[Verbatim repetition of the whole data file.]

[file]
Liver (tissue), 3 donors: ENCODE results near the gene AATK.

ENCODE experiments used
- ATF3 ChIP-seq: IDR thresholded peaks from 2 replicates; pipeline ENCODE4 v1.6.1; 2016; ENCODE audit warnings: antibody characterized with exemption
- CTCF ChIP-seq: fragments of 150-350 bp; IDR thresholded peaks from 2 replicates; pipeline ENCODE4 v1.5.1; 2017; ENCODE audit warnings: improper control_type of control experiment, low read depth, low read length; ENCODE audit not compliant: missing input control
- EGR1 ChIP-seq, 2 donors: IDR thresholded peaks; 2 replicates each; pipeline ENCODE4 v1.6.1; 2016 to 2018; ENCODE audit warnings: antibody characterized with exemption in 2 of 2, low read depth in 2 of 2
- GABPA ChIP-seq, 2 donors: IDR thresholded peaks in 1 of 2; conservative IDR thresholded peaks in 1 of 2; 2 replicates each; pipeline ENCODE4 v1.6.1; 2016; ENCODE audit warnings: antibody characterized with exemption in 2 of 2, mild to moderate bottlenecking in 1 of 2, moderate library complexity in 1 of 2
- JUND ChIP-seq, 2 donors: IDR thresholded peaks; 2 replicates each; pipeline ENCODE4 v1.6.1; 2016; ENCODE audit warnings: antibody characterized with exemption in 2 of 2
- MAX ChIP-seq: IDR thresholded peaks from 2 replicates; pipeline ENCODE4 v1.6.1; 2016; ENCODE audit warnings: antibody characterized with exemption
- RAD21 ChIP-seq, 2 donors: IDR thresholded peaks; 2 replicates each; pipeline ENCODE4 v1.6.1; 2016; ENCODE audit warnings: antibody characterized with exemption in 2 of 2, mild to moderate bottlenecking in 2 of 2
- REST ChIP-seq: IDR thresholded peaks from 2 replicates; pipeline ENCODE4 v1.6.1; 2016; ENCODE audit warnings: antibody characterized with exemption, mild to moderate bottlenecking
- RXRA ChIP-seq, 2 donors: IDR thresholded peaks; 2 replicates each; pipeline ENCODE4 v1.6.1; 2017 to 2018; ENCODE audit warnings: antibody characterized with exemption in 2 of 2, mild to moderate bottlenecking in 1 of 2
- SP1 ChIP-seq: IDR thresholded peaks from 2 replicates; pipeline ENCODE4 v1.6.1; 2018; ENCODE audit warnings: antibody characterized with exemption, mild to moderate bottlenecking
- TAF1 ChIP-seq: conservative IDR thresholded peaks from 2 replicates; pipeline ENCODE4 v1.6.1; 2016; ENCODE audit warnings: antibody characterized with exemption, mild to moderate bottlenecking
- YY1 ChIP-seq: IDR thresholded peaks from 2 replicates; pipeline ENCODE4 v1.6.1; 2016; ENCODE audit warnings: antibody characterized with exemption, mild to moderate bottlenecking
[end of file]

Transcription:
Liver (tissue), 3 donors: ENCODE results near the gene AATK.

ENCODE experiments used
- ATF3 ChIP-seq: IDR thresholded peaks from 2 replicates; pipeline ENCODE4 v1.6.1; 2016; ENCODE audit warnings: antibody characterized with exemption
- CTCF ChIP-seq: fragments of 150-350 bp; IDR thresholded peaks from 2 replicates; pipeline ENCODE4 v1.5.1; 2017; ENCODE audit warnings: improper control_type of control experiment, low read depth, low read length; ENCODE audit not compliant: missing input control
- EGR1 ChIP-seq, 2 donors: IDR thresholded peaks; 2 replicates each; pipeline ENCODE4 v1.6.1; 2016 to 2018; ENCODE audit warnings: antibody characterized with exemption in 2 of 2, low read depth in 2 of 2
- GABPA ChIP-seq, 2 donors: IDR thresholded peaks in 1 of 2; conservative IDR thresholded peaks in 1 of 2; 2 replicates each; pipeline ENCODE4 v1.6.1; 2016; ENCODE audit warnings: antibody characterized with exemption in 2 of 2, mild to moderate bottlenecking in 1 of 2, moderate library complexity in 1 of 2
- JUND ChIP-seq, 2 donors: IDR thresholded peaks; 2 replicates each; pipeline ENCODE4 v1.6.1; 2016; ENCODE audit warnings: antibody characterized with exemption in 2 of 2
- MAX ChIP-seq: IDR thresholded peaks from 2 replicates; pipeline ENCODE4 v1.6.1; 2016; ENCODE audit warnings: antibody characterized with exemption
- RAD21 ChIP-seq, 2 donors: IDR thresholded peaks; 2 replicates each; pipeline ENCODE4 v1.6.1; 2016; ENCODE audit warnings: antibody characterized with exemption in 2 of 2, mild to moderate bottlenecking in 2 of 2
- REST ChIP-seq: IDR thresholded peaks from 2 replicates; pipeline ENCODE4 v1.6.1; 2016; ENCODE audit warnings: antibody characterized with exemption, mild to moderate bottlenecking
- RXRA ChIP-seq, 2 donors: IDR thresholded peaks; 2 replicates each; pipeline ENCODE4 v1.6.1; 2017 to 2018; ENCODE audit warnings: antibody characterized with exemption in 2 of 2, mild to moderate bottlenecking in 1 of 2
- SP1 ChIP-seq: IDR thresholded peaks from 2 replicates; pipeline ENCODE4 v1.6.1; 2018; ENCODE audit warnings: antibody characterized with exemption, mild to moderate bottlenecking
- TAF1 ChIP-seq: conservative IDR thresholded peaks from 2 replicates; pipeline ENCODE4 v1.6.1; 2016; ENCODE audit warnings: antibody characterized with exemption, mild to moderate bottlenecking
- YY1 ChIP-seq: IDR thresholded peaks from 2 replicates; pipeline ENCODE4 v1.6.1; 2016; ENCODE audit warnings: antibody characterized with exemption, mild to moderate bottlenecking